1. Preheat the oven to 400° with your rack in the middle position. Dress your cookie sheet in foil to get it ready. Set out your cooling rack on a kitchen towel (so that you don’t end up with stray sesame seeds all over your counter – those suckers bounce, y’all).
2. Split the pita loaves into halves by tearing along the crease. Cut them into triangles into the bowl.
3. Once the pita has all been cut and you have a big pile of triangular goodness, scoot them edge up, and drizzle in some oil. It shouldn’t be super  greasy, but you do want all the chips to get oiled so your seasoning sticks. Mix it up! PRO TIP: If you’re doing a big big batch, it might help to dump the contents of the bowl onto your cookie sheet for this part, and then, once it’s all mixed up, put it back in the bowl.
4. Spread some of the greased pita triangles out on the cookie sheet in a single layer. Season them the way you like =)
5. Bake in the oven for ~5 minutes (see notes above) until they’re golden brown. Remove from oven, and transfer chips to cooling rack
6. Repeat steps 4-5 until you’ve baked all your chips. Once cool, they can be stored in a zip bag, or even right back in the pita bag. If they’re protected from humidity, they’re good for 4-5 days.
Enjoy by themselves or with your favorite dip (spinach dip is amazing with these, as is cream cheese. Cottage cheese is pretty great too. Or tuna salad, even).
~Apple

Oh, how I do love Lock 50 – tucked away in the Canal District (50 Water Street) with her lovely staff and delicious coffee treats, I have found her equally the perfect spot for a work meetup or a relaxing morning.*

Highlights of this film include:
– Audrey gets KISSED BY A TINY DRAGON!**
– Talking Worcester and Second City politics with longtime resident Bill MacMillan and recent transplant Eirean Bradley***

Enjoy =)

*And I hear that now the café has extended hours in the evening – woot! Also, Lock 50 is indeed a full service (and rather fancy!) restuarant – I have not had the chance to check out the food yet myself, but I keep hearing super good things about it.
**She samples the delicious signature Facebreaker (macchiato with chili peppers!)
***I nearly snorfled coffee out my nose when Eirean said: “I actually kind of view Worcester as the middle sister of New England … Worcester is the one with the tattoos on her knuckles and really bad taste in men..?”
I really wish you could have joined us for this conversation – there was almost 20 minutes of footage by the end, and it was really tough to crunch it all down to just this little bit. But then, editing is painful like giving away puppies, right?

I am guilty of a multitude of grocery store sins: I buy stuff I already have in the house because I forget I have it (hence the three cans of coconut milk in the cabinet). I buy stuff I already have in the house because I don’t want to run out if I decided to make it again (see: cilantro, mint, shallots, limes). I get overambitious in the produce department about our family’s ability to consume greens before they expire. I buy items I have no idea about just because they have pretty packages (your mileage may vary). So, with budget in mind, I try really hard now to make a grocery list and keep to it.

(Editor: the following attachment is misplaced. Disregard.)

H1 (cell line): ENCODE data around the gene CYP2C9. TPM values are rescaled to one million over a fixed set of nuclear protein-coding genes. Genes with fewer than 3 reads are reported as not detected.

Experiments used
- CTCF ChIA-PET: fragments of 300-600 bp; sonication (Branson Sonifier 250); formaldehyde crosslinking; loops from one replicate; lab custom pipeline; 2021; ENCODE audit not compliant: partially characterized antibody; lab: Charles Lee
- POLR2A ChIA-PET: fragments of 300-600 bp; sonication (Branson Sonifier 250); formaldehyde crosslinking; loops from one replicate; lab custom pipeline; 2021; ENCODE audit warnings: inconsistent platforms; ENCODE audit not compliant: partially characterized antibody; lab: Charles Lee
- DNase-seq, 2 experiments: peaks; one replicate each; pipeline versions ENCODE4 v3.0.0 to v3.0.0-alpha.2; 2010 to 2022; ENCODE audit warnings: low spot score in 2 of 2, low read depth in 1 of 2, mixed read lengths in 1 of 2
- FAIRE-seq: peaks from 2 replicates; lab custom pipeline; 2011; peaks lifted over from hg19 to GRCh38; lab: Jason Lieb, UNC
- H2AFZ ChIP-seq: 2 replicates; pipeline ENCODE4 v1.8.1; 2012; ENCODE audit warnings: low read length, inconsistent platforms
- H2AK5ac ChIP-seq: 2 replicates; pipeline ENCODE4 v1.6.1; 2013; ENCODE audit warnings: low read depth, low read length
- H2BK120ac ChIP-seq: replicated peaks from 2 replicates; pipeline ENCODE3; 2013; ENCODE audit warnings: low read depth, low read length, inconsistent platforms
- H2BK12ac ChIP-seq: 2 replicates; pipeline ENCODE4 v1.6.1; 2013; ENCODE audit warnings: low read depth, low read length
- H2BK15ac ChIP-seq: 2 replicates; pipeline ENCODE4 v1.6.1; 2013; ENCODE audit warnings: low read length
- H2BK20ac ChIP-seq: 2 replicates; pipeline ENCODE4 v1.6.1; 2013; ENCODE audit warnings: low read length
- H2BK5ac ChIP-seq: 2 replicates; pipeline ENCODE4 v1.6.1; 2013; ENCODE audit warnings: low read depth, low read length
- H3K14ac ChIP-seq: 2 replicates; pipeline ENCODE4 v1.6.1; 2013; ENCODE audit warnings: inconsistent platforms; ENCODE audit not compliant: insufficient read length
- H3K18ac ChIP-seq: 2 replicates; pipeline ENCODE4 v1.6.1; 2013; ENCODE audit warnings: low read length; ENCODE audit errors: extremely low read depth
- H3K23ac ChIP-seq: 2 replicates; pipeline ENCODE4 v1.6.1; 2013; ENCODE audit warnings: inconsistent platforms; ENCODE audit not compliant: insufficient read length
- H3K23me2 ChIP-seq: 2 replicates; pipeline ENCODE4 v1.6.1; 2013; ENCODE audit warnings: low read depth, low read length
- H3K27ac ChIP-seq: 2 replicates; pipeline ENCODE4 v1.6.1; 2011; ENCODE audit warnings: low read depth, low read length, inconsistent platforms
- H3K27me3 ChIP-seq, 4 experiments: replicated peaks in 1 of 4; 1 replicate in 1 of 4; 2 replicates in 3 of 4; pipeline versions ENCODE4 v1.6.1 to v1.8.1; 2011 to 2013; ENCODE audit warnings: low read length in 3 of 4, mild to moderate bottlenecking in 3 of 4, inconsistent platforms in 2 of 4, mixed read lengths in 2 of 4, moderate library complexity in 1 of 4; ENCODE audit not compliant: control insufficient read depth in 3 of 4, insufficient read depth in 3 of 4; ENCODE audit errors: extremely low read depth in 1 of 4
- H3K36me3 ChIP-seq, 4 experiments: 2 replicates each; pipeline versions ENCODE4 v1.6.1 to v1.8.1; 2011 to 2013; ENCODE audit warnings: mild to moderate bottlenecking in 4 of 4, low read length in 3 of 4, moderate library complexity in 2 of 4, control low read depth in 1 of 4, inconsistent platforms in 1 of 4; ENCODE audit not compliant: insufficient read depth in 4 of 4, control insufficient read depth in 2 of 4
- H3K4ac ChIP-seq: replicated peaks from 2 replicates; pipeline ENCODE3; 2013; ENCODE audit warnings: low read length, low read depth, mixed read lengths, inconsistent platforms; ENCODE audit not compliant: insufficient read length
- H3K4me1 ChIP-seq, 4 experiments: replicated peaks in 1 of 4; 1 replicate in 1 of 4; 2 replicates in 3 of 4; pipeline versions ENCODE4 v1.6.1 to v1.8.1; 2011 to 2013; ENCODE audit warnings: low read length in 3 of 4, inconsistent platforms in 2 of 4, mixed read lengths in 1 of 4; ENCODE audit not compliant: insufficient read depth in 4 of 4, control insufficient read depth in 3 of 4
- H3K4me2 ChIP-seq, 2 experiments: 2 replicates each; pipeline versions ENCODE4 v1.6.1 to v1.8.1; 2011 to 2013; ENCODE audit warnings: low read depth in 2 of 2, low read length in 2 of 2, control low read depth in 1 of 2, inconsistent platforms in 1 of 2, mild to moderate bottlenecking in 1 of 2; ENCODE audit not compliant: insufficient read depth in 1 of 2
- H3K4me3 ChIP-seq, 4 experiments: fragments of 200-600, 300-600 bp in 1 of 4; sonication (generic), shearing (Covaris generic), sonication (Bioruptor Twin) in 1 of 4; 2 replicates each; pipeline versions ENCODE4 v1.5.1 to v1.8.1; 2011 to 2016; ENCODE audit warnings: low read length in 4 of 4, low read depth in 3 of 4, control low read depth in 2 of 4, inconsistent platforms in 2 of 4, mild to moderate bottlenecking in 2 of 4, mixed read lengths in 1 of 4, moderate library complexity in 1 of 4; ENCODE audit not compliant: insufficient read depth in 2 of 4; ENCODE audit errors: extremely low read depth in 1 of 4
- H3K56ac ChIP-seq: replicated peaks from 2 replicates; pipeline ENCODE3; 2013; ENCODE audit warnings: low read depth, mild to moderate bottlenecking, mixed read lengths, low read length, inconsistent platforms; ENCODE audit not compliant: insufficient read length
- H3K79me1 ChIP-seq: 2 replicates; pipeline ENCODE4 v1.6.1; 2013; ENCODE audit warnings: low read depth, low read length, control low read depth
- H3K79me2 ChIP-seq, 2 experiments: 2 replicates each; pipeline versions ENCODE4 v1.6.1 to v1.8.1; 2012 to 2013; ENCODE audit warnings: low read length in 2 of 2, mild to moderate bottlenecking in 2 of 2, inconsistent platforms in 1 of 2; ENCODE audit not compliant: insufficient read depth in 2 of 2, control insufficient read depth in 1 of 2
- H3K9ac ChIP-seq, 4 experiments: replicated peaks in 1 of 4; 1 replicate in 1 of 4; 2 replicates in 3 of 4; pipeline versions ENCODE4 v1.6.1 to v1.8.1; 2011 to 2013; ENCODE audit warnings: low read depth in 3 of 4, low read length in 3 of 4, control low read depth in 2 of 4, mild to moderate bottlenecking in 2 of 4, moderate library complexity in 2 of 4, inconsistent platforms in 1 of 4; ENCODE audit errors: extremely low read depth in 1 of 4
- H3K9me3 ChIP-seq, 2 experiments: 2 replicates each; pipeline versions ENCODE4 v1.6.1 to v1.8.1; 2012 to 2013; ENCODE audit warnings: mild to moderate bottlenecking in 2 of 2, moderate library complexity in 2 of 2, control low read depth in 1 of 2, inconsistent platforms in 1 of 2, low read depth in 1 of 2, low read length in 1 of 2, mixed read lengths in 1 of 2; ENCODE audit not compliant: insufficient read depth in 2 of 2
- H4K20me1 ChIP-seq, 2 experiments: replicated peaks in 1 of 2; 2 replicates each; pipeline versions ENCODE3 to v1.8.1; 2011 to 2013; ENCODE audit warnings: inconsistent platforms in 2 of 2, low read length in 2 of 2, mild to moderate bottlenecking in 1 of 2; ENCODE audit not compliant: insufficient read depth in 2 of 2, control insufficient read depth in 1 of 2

And then there was the last run. We were pretty much out of everything*** and the list got complicated. Lawdamercy, I mixed up two recipes  when I did the grocery list last weekend, and wound up picking up stuff for parts of both of them,* tho’ not all the components for either one.

BUT! I wound up with something delicious.

Chinese Napa Cabbage Stir-fry With Porkserves 3-4
(adapted from two recipes from thewoksoflife.com/)

mise_zpslixeexdx2 tablespoons peanut oil
2 small boneless pork chops thinly sliced, sprinkled with kosher salt
5 cloves garlic, smashed and cut in half
5 dried red chilies, de-seeded and roughly chopped
1 large napa cabbage, mostly the white parts, cut on an angle
2 teaspoons mirin
1 tablespoon soy sauce
1/2 teaspoon sugar
1 tablespoon water
1/2 teaspoon Chinese black vinegar
2 scallions, cut into 2-inch lengths, then cut lengthwise

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Hello, it’s still cold here. Apparently, as of this printing, Worcester, MA is one of the snowiest cities in the US because of this winter,* with somewhere in the area of nine feet of snow on the ground (and more expected tonight – whee). It’s a bit disconcerting that the piles to either side of our driveway are taller than me.** Pulling out into the street requires some faith in other drivers and a keen respect for taking things slow.

Also, I have a new red cast iron, enameled dutch oven. Put these two things together and it’s time to stay in and make soup. Last night I made a fish chowder that was Damn Fine, and I’m here to share it with you.

This baby started with a recipe from Martha and then got manhandled just a little bit. If you look at the original recipe, you’ll notice that while thyme is not listed in the ingredients, it is mentioned in the instructions;*** I improvised. Also, I added shrimp because I like a more stew-like soup, and I pumped the garlic and the bay leaves a dab.

Fish Chowderserves 4 handily

2 tablespoons butter
6 scallions, chopped thin-ish
2 stalks celery, diced small
3 garlic cloves, minced
3 tablespoons all-purpose flour
16 oz clam juice
3 medium pounds russet potatoes, cut into 1/2-inch cubes